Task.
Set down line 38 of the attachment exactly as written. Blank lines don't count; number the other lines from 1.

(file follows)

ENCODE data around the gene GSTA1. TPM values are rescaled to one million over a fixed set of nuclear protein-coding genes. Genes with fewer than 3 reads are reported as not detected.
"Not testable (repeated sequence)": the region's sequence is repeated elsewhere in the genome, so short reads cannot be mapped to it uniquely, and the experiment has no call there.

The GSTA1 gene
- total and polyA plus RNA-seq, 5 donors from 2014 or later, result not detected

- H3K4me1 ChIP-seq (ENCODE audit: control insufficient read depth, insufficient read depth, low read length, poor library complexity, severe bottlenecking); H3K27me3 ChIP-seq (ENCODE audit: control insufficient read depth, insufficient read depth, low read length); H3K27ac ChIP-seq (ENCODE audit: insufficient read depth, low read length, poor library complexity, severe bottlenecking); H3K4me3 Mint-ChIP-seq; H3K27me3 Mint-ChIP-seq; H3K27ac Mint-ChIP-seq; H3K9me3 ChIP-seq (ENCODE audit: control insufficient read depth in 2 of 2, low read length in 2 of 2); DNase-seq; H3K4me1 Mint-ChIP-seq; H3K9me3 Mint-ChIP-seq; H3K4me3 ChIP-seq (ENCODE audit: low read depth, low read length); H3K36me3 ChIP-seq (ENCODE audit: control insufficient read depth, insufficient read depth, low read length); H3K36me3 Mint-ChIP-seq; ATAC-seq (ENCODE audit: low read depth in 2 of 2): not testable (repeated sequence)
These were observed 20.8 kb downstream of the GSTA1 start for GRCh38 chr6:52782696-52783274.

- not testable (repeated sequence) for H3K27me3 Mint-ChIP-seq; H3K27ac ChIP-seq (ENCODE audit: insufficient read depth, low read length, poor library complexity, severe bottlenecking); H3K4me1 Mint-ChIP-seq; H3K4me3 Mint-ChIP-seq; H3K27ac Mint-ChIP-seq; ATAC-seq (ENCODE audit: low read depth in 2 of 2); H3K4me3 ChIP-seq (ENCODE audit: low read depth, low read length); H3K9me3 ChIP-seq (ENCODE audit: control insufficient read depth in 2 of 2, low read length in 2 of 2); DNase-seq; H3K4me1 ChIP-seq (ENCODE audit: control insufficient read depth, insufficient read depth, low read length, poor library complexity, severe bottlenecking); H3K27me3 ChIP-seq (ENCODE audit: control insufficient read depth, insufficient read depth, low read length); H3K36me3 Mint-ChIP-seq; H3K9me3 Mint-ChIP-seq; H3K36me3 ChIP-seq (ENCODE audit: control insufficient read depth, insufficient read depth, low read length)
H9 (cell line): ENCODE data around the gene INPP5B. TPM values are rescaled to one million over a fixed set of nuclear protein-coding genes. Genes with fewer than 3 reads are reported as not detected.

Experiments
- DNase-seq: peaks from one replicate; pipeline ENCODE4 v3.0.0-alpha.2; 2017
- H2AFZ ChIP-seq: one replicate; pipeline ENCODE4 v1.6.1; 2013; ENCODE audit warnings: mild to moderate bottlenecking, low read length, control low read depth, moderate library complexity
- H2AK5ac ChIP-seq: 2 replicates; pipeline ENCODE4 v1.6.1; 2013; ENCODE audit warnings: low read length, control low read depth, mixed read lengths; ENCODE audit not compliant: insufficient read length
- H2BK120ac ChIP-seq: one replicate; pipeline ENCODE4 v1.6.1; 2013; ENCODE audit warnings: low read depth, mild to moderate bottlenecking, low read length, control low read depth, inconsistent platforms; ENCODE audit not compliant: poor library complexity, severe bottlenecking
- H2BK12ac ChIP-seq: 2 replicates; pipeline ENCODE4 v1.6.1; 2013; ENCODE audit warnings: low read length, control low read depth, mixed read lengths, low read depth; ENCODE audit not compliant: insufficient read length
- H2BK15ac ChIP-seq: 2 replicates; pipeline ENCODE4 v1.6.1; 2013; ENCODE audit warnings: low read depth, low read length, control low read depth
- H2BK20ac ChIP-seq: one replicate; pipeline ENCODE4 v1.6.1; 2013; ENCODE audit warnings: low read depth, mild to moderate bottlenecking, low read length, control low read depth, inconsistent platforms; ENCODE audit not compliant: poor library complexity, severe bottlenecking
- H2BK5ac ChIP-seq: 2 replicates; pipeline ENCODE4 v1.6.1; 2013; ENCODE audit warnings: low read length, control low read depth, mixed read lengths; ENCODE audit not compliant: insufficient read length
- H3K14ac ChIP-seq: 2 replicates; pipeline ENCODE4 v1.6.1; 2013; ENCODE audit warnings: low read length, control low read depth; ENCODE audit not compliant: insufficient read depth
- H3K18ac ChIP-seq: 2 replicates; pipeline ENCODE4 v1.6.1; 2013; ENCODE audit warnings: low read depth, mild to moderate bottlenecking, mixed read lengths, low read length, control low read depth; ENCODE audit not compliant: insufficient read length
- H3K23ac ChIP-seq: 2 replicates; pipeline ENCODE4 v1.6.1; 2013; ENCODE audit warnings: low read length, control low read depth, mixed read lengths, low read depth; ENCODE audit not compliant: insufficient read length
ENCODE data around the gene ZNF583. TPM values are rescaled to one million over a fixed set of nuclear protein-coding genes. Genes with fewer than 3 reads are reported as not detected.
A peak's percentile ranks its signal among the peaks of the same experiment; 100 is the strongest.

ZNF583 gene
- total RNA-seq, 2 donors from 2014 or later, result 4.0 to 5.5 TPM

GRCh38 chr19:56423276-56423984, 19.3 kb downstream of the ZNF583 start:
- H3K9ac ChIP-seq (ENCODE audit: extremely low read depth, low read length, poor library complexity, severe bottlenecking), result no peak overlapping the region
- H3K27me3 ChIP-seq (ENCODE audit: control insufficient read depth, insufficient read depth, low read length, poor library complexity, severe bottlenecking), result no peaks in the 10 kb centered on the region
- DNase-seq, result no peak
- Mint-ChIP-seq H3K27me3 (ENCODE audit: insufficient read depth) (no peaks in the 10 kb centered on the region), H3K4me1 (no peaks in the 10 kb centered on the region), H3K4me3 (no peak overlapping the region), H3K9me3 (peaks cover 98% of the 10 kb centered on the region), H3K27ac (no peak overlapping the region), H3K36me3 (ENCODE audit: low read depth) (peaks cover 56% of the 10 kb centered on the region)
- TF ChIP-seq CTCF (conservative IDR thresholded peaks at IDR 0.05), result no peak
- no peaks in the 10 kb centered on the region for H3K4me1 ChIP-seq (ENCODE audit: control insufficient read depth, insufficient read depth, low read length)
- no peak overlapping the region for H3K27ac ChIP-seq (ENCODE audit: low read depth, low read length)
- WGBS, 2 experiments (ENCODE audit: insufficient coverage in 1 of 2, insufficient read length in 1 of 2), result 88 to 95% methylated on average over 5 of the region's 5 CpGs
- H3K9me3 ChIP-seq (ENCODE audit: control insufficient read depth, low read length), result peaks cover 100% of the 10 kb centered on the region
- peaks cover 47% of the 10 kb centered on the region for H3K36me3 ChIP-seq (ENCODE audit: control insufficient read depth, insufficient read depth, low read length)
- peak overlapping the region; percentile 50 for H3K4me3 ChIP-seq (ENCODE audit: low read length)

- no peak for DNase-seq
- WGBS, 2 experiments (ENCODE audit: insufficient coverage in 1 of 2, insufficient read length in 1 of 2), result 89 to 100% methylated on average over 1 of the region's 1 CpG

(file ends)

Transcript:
- WGBS, 2 experiments (ENCODE audit: insufficient coverage in 1 of 2, insufficient read length in 1 of 2), result 89 to 100% methylated on average over 1 of the region's 1 CpG